Thanks for reading Jeff.

  2. Chris Hux says:

    I have multiple goals.
    1) I want to have fun with the bees. Working with bees is an enjoyable escape for me. I find pleasure in watching them work and seeing what they do. There is joy in the discovery, every time I catch a swarm, do a cutout, or open a hive. I love teaching and helping others learn, as well.

    2) I want to create a business which makes a profit. I want to be able to provide products from the hive. Under this goal, there are two levels. First, I want to produce a large enough honey crop to supply local need. Second, I want to be able to produce quality bees for sale to local bee keepers and beginners. I will have one set of colonies which are managed for honey production, and one set of colonies managed for bee production.

    3) My 2016 goal is to get the new hives from last year up to full strength for honey production. That should give me 30 hives for honey production. I hope to get a minimum average harvest of 40# per hive. Additional swarms captured this season will be set aside for bee production.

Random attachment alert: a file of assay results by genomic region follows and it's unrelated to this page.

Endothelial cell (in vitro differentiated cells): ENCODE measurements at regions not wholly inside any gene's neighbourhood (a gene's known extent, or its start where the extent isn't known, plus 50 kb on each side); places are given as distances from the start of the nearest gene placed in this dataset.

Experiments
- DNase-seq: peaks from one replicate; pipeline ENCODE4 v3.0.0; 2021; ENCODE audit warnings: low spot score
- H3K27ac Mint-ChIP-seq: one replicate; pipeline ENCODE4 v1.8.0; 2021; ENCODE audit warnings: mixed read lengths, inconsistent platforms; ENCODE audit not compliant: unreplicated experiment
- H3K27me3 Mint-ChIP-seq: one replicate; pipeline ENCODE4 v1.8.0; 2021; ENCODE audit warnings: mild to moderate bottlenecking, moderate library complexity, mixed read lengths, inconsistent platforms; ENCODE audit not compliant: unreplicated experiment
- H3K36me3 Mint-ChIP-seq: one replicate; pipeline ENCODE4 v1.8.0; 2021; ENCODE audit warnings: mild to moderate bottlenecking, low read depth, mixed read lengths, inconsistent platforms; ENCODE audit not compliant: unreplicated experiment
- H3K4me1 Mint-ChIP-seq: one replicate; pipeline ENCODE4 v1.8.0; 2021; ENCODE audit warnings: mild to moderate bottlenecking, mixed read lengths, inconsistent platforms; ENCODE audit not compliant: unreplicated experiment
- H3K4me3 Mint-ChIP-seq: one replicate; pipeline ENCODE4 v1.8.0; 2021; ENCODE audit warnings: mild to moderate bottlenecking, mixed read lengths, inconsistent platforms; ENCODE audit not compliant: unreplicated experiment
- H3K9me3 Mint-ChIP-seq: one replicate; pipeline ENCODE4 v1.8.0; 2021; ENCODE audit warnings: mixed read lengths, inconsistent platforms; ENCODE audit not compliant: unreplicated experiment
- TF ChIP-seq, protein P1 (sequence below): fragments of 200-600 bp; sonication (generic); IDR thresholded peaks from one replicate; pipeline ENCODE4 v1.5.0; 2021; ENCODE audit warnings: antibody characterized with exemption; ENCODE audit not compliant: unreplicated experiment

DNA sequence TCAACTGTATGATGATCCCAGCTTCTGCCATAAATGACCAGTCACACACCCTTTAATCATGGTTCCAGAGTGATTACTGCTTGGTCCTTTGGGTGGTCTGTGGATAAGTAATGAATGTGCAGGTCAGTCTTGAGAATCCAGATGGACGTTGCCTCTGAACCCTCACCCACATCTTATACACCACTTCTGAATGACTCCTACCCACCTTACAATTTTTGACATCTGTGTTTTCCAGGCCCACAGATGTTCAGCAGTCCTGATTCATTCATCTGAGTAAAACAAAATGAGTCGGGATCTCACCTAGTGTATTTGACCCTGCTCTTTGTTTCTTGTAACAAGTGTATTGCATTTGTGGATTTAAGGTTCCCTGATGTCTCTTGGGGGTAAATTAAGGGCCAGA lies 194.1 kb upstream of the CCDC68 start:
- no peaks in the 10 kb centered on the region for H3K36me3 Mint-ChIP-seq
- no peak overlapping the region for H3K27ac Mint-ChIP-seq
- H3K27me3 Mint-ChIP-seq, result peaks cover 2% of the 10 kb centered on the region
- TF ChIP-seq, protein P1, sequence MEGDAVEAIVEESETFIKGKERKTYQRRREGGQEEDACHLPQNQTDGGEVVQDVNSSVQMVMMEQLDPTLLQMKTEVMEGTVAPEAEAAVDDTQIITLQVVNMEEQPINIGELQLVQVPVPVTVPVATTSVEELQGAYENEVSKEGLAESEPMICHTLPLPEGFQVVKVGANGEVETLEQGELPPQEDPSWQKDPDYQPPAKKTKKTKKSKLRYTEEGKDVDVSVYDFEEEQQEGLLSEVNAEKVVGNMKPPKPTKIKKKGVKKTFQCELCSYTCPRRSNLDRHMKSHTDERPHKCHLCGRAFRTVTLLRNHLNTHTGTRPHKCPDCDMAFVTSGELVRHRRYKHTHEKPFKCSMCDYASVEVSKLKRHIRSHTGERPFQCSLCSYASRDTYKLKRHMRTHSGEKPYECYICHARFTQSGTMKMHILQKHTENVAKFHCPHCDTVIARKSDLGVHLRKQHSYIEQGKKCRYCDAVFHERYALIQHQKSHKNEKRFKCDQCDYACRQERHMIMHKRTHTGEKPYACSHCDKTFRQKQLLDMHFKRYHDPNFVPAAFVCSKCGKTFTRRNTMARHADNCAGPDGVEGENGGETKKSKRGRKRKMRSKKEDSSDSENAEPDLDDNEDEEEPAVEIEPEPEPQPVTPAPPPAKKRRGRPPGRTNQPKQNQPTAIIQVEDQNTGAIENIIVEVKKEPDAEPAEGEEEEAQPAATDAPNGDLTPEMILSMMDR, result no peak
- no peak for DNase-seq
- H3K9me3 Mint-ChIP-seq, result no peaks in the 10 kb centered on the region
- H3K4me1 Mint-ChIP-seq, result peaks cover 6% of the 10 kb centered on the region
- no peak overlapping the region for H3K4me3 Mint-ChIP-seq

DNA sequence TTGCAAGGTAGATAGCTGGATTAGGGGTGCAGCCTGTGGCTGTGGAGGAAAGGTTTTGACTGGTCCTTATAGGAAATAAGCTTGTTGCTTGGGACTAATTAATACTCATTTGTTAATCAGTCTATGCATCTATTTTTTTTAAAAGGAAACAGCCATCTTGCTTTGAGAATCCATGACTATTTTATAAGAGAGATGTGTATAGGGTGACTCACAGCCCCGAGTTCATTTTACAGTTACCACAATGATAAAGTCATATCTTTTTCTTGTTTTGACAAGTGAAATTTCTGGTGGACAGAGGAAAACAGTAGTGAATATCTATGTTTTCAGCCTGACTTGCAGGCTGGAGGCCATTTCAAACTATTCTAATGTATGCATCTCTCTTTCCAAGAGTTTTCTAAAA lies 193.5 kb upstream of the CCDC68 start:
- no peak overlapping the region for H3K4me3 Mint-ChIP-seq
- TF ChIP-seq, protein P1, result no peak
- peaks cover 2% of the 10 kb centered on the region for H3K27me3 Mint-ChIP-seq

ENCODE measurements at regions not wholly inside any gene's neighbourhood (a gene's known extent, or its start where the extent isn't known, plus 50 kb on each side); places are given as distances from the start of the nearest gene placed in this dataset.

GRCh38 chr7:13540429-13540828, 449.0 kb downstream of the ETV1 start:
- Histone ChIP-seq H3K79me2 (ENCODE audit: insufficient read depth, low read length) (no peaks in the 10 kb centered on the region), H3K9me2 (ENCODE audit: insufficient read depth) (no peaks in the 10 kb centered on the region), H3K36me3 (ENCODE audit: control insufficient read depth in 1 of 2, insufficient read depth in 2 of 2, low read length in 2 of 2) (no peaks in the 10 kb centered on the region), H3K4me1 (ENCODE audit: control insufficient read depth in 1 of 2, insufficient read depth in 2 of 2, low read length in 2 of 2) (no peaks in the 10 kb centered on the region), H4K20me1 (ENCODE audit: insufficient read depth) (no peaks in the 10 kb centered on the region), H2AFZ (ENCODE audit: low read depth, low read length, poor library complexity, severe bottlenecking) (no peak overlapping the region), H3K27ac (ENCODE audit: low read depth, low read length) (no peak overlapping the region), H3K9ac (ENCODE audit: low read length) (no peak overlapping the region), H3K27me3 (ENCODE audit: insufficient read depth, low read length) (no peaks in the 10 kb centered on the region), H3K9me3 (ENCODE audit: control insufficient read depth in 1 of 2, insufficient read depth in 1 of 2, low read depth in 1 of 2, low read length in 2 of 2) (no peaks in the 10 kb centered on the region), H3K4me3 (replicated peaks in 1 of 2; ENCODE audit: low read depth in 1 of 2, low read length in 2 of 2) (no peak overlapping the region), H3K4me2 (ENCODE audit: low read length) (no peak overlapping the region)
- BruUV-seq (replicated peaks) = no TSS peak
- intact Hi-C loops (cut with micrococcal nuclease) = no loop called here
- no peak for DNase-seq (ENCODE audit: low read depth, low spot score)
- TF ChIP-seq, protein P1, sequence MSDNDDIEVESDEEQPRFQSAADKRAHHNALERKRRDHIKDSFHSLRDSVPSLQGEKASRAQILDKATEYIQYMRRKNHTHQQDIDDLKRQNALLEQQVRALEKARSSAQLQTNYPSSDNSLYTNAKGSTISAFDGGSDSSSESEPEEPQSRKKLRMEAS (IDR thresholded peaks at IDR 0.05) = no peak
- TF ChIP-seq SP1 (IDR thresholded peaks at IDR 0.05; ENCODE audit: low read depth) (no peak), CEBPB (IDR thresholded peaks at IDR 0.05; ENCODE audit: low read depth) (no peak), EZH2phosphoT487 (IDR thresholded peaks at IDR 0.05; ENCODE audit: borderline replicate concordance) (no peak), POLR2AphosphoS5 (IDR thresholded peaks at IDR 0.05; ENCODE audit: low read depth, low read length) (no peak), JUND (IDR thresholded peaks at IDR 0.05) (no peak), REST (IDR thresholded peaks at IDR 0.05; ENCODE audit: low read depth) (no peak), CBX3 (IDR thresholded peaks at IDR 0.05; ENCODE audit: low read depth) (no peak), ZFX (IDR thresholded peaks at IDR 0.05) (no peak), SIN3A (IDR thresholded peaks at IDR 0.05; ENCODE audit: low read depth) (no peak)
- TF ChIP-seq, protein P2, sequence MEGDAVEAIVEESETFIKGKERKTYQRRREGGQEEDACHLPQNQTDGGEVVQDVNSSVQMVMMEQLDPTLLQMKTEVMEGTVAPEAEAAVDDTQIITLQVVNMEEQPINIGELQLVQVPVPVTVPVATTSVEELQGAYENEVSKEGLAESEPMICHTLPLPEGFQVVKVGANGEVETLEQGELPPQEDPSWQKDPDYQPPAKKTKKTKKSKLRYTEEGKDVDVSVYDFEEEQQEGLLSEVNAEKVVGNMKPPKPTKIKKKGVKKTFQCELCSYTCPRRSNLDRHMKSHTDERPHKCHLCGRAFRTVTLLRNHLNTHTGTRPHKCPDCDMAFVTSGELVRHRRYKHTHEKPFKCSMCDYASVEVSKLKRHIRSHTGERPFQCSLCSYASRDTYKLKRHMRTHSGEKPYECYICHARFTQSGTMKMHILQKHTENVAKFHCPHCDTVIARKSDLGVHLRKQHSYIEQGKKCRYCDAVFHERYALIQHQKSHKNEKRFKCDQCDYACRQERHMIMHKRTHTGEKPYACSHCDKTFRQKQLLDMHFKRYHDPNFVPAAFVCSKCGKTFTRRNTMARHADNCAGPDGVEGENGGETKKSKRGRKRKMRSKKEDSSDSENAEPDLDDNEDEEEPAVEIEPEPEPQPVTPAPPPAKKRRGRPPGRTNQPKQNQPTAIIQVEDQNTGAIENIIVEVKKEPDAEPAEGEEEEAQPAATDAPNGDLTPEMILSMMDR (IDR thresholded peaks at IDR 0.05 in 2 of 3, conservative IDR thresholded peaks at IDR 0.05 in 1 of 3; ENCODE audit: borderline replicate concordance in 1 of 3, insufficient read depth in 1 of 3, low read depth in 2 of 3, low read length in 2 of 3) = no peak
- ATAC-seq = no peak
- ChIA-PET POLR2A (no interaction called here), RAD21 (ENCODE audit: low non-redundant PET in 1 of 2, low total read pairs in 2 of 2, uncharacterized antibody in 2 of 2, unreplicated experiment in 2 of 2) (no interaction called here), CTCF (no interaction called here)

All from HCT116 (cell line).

Setting up swarm traps helps me accomplish all of these goals. There is joy in catching a swarm. I am saving lots of money with the free swarm. And I can use a swarm to replace a dead-out or struggling queen in a honey-production hive.

    • Jason says:

      All good goals. Where you located? (generically… don’t need a house address)

      Trapping bees is the MOST fun I have during the beekeeping year. It’s like reaching up and grabbing $150 out of thin air. I have struggled to keep up with demand consistently from year to year with honey. Last year I had a VERY wet June and honey production suffered. I had some annoyed customers, but I just had to tell them to get with me in the Spring.

      Good luck and keep us posted on how you do this year.